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In this segment from an RT program with Rick Sanchez, published June 6th 2019, a person named James Jordan, from the Stanford U Hoover Institute, claims (03:20) that "Chinese government agencies have access by law and by right to all tech products made in China, whether sold abroad or not".

Assuming "access" mean "after the product has been sold and its default password etc. changed, ability to monitor all activity on the device and copy any information passing through it" - is this claim true in principle? In practice?

  • Why do you think that this would never be mentioned in the public discussion if it were true? – FooBar Jun 7 at 11:04
  • Does this ask if there's any legislation permitting this, or if there's some magical way for CGAs to access all devices without notice? – npst Jun 7 at 11:43
  • @npst: Both, which is why I said both in principle and in practice. Of course, if you can only answer one of the questions that's already a good answer. – einpoklum Jun 7 at 13:10
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    I can not, but am still wondering. Would the FBI "cracking" an iPhone mean the US Gov has access to all iPhones? Is collecting massive data (as google and facebook do) enough access? Are you thinking of complete, back door like access ... ? – npst Jun 7 at 14:51
  • @npst: 1. Not in the sense of my question, because that means it needs a crack and can't just use the government-mandated back door. And by the way - IIANM Apple sends a copy of everything to the NSA anyways, like Microsoft, Google and Yahoo. 2. The collection by non-government entities who operate online services is not access 3. Yes - back, or front, door. – einpoklum Jun 7 at 20:11
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They are presumably referring to the National Intelligence Law of 2017 that China passed. That law requires companies to assist the Chinese security services with surveillance and espionage. It's similar to laws in other countries such as the United States (National Security Letters via the Stored Communications Act) and United Kingdom (Regulation of Investigatory Powers Act).

So there is some legal basis for the Chinese government to be able to "access" Chinese products, in the sense that the manufacturer may be required to assist them in doing so by revealing encryption keys or installing backdoors, but there is little evidence that the law has ever been used. Also due to the design of many products it would be difficult, if not impossible to grant such access without it being quickly discovered and damaging the company's reputation.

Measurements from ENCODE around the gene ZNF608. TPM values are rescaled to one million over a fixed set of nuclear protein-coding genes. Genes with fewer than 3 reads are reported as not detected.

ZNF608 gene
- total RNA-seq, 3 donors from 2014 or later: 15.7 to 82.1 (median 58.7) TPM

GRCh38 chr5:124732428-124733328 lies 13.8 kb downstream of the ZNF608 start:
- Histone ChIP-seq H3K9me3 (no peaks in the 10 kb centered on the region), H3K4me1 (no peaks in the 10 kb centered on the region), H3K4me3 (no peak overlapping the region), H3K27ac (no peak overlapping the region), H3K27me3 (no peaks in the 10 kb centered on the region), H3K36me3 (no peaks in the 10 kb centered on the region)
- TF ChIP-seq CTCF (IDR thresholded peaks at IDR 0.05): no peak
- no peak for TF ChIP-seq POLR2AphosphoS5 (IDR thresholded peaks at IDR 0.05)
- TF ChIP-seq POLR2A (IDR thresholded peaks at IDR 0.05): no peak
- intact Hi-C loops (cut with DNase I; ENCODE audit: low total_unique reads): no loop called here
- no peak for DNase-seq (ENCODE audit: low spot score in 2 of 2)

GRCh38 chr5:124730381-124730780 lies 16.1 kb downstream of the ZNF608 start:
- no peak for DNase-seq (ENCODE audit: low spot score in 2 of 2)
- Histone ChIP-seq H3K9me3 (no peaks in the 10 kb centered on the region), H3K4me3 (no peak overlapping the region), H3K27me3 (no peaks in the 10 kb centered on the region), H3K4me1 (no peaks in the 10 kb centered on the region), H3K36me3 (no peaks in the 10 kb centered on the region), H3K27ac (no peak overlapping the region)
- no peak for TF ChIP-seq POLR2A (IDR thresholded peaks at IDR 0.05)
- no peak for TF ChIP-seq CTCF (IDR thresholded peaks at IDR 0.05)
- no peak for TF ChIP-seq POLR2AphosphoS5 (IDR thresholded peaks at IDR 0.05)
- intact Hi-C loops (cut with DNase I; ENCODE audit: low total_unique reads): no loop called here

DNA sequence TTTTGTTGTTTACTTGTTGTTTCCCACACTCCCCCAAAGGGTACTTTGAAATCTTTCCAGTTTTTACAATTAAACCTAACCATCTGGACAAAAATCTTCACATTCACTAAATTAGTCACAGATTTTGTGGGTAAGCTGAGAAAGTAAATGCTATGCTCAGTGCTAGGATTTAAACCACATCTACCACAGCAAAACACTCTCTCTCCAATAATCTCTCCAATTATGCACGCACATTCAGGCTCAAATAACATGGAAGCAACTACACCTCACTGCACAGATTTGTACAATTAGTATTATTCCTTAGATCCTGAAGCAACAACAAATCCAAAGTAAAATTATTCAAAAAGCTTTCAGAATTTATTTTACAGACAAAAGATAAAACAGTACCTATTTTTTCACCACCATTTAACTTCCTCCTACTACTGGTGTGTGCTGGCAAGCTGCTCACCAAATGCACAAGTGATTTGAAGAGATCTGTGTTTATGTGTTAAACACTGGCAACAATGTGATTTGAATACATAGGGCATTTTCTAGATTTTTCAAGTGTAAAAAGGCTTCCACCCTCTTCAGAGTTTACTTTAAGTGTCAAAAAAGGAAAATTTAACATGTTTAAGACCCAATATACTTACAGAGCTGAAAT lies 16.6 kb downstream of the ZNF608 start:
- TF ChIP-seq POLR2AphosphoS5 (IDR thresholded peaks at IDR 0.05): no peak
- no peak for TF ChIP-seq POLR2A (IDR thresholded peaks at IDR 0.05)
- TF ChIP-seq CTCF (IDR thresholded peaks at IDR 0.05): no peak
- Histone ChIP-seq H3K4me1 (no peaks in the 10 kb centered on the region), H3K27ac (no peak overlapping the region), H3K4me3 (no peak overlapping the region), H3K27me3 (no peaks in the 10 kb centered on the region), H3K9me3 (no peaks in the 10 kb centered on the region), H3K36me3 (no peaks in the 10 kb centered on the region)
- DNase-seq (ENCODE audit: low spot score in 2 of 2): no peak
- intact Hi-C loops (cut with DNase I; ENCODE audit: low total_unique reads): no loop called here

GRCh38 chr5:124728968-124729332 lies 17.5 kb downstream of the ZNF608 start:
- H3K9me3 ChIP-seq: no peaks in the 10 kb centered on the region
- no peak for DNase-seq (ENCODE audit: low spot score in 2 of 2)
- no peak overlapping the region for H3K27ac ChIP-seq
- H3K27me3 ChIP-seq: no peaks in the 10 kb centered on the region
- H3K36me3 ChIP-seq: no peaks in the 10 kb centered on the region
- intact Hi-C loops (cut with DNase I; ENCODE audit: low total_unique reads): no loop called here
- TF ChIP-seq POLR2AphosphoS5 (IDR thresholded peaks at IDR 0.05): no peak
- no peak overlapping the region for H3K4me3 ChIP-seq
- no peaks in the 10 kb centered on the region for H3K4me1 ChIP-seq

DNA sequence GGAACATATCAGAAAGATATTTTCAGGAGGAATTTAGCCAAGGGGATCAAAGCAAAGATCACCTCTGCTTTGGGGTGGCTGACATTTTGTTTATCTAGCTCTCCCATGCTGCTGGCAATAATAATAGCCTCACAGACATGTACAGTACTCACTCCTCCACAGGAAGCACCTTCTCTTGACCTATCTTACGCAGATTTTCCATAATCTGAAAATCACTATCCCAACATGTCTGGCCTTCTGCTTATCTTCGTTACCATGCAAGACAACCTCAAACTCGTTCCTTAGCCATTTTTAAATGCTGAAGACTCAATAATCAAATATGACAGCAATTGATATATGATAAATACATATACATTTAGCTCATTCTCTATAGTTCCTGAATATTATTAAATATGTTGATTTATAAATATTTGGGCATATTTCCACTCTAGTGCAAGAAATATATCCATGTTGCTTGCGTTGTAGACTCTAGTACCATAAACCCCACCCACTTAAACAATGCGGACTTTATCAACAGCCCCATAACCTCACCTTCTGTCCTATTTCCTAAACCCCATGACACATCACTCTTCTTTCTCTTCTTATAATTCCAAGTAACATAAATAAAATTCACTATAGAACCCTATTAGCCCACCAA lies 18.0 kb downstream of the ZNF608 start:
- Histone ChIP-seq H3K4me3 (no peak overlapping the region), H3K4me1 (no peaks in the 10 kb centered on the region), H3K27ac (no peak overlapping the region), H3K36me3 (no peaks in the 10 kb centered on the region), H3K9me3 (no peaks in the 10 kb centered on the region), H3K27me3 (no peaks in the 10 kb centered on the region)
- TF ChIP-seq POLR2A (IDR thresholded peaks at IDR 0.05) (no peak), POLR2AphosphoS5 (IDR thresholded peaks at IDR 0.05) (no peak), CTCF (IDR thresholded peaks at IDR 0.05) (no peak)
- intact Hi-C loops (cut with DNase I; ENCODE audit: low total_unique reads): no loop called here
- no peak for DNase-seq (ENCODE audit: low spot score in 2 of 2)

For example, much has been made of Huawei's potential cooperation with the government, yet no evidence of access via this law has been presented. For what it's worth, Huawei claims that it would close down the company if legally required to provide access to Huawei products.

As such, the claim is technically correct in the terms it was stated. However, to answer your question, can the Chinese monitor and copy all information passing through he device, the answer is no. Even if it were technically possible, such massive and systematic exfiltration of data would be quickly discovered.

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    @einpoklum It's by request only. And the request is probably unlikely to be "install a backdoor" because it would be found and exploited by other people too, as well as damaging the company's reputation. More likely it's for gaining access to cloud data stored in China, and providing technical assistance such as source code and schematics so that the spies can build their own tools. – dont_shog_me_bro Jun 10 at 15:35
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    Hunh? Exactly such a "phone home" exfiltration was already alleged for Huawei and their bargain-basement competitor ZTE. (US cellphone operators aren't allowed to buy ZTE equipment.) – Andrew Lazarus Jun 12 at 15:22
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    @AndrewLazarus Cisco products are full of backdoors too, like hard coded root accounts with fixed passwords. The question is, are they there due to incompetence or due to the government demanding them? – dont_shog_me_bro Jun 12 at 15:39
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    @dont_shog_me_bro Let's keep it simple. Cisco isn't relevant, and I don't know whether their vulnerabilities are deliberate or careless. You made a statement about the ridiculousness of data exfiltration that contradicts known facts. (Whether such data was always sent or instead there some way to turn it on and off, I haven't been able to check.) Your defense of the statement has led me to add a –1. – Andrew Lazarus Jun 12 at 15:50
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    It's understated in your answer, but effectively every government has such governmental programs in place. Due to it's secrecy, it's hard to judge how active they are. So, it's more so the pot calling the kettle black. – Jarrod Christman Jun 14 at 13:49

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